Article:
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The relationship between feature modules and feature interactions is not wellunderstood. To explain classic examples of feature interaction, we show that features are not only composed sequentially, but also by crossproduct and interaction operations that heretofore were implicit in the literature. Using the CIDE tool as our starting point, we (a) present a formal model of these operations, (b) show how it connects and explains previously unrelated results in Feature Oriented Software Development (FOSD), and (c) describe a tool, based on our formalism, that demonstrates how changes in composed documents can be backpropagated to their original feature module definitions, thereby improving FOSD tooling.
Modelversioninginthelarge: Algebraic foundations and the tile notation
 In CVSM
, 2009
"... Modelversioninginthelarge is concerned with complex scenarios involving multiple updates and multiple replicas of a model. The paper introduces tile systems as rephrasing of double categories in model versioning terms, and shows that the tile language enables a very general formalization of vers ..."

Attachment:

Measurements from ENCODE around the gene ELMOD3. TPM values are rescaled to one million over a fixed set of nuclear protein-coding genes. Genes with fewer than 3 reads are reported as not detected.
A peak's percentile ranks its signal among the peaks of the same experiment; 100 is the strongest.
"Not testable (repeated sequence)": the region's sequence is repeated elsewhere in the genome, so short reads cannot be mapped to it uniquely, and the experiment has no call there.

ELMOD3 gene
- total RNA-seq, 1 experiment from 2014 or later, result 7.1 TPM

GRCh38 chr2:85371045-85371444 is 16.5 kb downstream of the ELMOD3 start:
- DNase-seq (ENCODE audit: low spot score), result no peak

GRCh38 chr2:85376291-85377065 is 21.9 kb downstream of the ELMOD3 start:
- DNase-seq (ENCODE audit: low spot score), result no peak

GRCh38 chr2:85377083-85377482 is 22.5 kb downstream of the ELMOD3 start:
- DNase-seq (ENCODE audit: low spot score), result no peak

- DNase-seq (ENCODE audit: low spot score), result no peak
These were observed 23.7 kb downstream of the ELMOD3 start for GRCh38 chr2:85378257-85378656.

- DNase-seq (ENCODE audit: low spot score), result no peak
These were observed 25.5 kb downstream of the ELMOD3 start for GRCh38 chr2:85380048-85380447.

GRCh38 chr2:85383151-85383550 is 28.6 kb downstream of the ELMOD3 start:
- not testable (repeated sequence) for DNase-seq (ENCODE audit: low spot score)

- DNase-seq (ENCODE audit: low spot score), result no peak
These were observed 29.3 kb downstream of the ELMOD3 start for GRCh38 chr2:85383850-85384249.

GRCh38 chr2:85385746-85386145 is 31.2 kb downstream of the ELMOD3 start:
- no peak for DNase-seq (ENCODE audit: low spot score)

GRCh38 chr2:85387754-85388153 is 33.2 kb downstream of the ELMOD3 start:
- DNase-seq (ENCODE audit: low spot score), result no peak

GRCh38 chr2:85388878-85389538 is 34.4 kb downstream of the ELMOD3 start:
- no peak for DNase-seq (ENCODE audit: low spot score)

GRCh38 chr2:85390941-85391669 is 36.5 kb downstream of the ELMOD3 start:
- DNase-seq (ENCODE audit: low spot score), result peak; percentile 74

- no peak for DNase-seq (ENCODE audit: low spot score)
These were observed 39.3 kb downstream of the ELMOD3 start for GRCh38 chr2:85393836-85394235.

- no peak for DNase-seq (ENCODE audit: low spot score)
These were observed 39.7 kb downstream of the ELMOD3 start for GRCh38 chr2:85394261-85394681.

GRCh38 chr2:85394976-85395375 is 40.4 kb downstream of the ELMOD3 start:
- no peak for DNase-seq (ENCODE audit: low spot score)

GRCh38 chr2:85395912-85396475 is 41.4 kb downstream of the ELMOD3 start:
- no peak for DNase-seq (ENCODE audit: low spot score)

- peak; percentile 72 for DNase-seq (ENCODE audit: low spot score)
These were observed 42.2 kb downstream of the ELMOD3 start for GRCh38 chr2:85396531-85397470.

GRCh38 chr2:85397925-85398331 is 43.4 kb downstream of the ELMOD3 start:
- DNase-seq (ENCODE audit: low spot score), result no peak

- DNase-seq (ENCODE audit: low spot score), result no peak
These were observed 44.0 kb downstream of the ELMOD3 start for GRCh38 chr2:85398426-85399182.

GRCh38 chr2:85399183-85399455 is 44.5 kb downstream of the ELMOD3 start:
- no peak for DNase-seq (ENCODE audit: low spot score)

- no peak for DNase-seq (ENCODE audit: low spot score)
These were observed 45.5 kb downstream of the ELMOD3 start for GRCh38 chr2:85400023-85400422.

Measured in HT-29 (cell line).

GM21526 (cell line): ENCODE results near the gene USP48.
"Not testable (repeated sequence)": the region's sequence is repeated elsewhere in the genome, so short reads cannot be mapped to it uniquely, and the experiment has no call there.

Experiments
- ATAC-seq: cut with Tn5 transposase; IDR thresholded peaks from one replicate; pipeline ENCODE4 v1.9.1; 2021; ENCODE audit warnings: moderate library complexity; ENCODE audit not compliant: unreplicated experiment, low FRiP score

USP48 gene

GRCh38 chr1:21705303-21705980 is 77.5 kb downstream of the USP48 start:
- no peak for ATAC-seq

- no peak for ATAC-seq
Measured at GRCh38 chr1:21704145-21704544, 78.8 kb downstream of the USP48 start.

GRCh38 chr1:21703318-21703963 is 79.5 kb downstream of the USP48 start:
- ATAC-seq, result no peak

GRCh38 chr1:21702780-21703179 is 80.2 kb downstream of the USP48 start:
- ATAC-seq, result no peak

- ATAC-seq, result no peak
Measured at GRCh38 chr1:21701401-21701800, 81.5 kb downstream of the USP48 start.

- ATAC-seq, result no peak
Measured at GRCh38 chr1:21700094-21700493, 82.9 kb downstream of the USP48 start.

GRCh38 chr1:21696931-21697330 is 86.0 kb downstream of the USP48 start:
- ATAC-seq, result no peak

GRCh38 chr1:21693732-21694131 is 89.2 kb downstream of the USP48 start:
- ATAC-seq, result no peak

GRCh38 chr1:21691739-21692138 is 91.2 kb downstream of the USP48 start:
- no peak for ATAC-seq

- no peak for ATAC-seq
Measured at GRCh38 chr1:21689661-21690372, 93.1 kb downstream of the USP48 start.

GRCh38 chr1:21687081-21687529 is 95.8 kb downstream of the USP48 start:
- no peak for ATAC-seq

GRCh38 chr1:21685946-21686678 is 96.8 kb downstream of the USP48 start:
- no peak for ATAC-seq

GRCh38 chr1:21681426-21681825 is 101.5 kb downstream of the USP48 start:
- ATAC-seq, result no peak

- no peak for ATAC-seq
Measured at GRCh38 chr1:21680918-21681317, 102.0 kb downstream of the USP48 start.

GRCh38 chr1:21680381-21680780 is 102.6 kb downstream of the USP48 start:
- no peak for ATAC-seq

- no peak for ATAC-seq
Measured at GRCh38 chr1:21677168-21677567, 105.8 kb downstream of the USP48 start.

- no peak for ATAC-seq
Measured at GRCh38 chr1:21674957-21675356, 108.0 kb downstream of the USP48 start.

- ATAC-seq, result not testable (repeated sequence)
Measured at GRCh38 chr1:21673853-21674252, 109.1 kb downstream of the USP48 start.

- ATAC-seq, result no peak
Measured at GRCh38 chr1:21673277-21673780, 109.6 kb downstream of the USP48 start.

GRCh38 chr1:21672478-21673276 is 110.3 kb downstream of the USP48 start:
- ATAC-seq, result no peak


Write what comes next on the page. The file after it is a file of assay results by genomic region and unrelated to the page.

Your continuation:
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Modelversioninginthelarge is concerned with complex scenarios involving multiple updates and multiple replicas of a model. The paper introduces tile systems as rephrasing of double categories in model versioning terms, and shows that the tile language enables a very general formalization of versioning concepts. The formalization makes the concepts amenable to algebraic analysis and provides a convenient notation for version system designers. It also allows one to formulate algebraic laws that a correct versioning system must or may want to satisfy. 1
Supporting Parallel Updates with Bidirectional Model Transformations
"... Abstract. Modeldriven software development often involves several related models. When models are updated, the updates need to be propagated across all models to make them consistent. A bidirectional model transformation keeps two models consistent by updating one model in accordance with the other ..."